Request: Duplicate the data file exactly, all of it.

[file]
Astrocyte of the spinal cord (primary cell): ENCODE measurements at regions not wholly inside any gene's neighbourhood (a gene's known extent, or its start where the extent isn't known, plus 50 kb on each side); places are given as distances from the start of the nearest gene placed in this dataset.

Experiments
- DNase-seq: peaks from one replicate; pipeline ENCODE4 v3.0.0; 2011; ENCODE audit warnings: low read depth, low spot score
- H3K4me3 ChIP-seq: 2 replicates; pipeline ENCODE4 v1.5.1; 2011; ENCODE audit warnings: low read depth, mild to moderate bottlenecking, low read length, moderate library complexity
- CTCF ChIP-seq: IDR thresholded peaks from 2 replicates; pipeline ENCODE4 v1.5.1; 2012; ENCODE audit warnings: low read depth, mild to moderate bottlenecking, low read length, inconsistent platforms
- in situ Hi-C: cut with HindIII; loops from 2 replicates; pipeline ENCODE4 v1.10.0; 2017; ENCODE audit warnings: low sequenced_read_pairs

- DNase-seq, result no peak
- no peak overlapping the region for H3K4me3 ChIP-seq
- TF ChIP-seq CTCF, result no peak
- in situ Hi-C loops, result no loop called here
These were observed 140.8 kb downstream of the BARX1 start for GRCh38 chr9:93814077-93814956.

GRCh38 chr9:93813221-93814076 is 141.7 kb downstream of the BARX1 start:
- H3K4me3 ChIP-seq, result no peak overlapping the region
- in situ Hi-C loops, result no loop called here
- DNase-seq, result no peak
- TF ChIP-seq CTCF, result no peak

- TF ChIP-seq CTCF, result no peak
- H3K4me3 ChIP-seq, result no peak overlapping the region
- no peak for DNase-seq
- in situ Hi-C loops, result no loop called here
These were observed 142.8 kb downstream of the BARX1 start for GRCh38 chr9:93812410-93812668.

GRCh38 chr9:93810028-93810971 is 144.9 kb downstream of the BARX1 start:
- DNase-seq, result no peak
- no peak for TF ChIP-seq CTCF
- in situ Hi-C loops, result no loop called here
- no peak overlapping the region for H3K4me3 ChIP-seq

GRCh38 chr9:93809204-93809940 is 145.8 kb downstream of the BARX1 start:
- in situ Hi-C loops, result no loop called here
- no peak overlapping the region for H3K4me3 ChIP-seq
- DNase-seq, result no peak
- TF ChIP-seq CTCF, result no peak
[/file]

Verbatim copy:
Astrocyte of the spinal cord (primary cell): ENCODE measurements at regions not wholly inside any gene's neighbourhood (a gene's known extent, or its start where the extent isn't known, plus 50 kb on each side); places are given as distances from the start of the nearest gene placed in this dataset.

Experiments
- DNase-seq: peaks from one replicate; pipeline ENCODE4 v3.0.0; 2011; ENCODE audit warnings: low read depth, low spot score
- H3K4me3 ChIP-seq: 2 replicates; pipeline ENCODE4 v1.5.1; 2011; ENCODE audit warnings: low read depth, mild to moderate bottlenecking, low read length, moderate library complexity
- CTCF ChIP-seq: IDR thresholded peaks from 2 replicates; pipeline ENCODE4 v1.5.1; 2012; ENCODE audit warnings: low read depth, mild to moderate bottlenecking, low read length, inconsistent platforms
- in situ Hi-C: cut with HindIII; loops from 2 replicates; pipeline ENCODE4 v1.10.0; 2017; ENCODE audit warnings: low sequenced_read_pairs

- DNase-seq, result no peak
- no peak overlapping the region for H3K4me3 ChIP-seq
- TF ChIP-seq CTCF, result no peak
- in situ Hi-C loops, result no loop called here
These were observed 140.8 kb downstream of the BARX1 start for GRCh38 chr9:93814077-93814956.

GRCh38 chr9:93813221-93814076 is 141.7 kb downstream of the BARX1 start:
- H3K4me3 ChIP-seq, result no peak overlapping the region
- in situ Hi-C loops, result no loop called here
- DNase-seq, result no peak
- TF ChIP-seq CTCF, result no peak

- TF ChIP-seq CTCF, result no peak
- H3K4me3 ChIP-seq, result no peak overlapping the region
- no peak for DNase-seq
- in situ Hi-C loops, result no loop called here
These were observed 142.8 kb downstream of the BARX1 start for GRCh38 chr9:93812410-93812668.

GRCh38 chr9:93810028-93810971 is 144.9 kb downstream of the BARX1 start:
- DNase-seq, result no peak
- no peak for TF ChIP-seq CTCF
- in situ Hi-C loops, result no loop called here
- no peak overlapping the region for H3K4me3 ChIP-seq

GRCh38 chr9:93809204-93809940 is 145.8 kb downstream of the BARX1 start:
- in situ Hi-C loops, result no loop called here
- no peak overlapping the region for H3K4me3 ChIP-seq
- DNase-seq, result no peak
- TF ChIP-seq CTCF, result no peak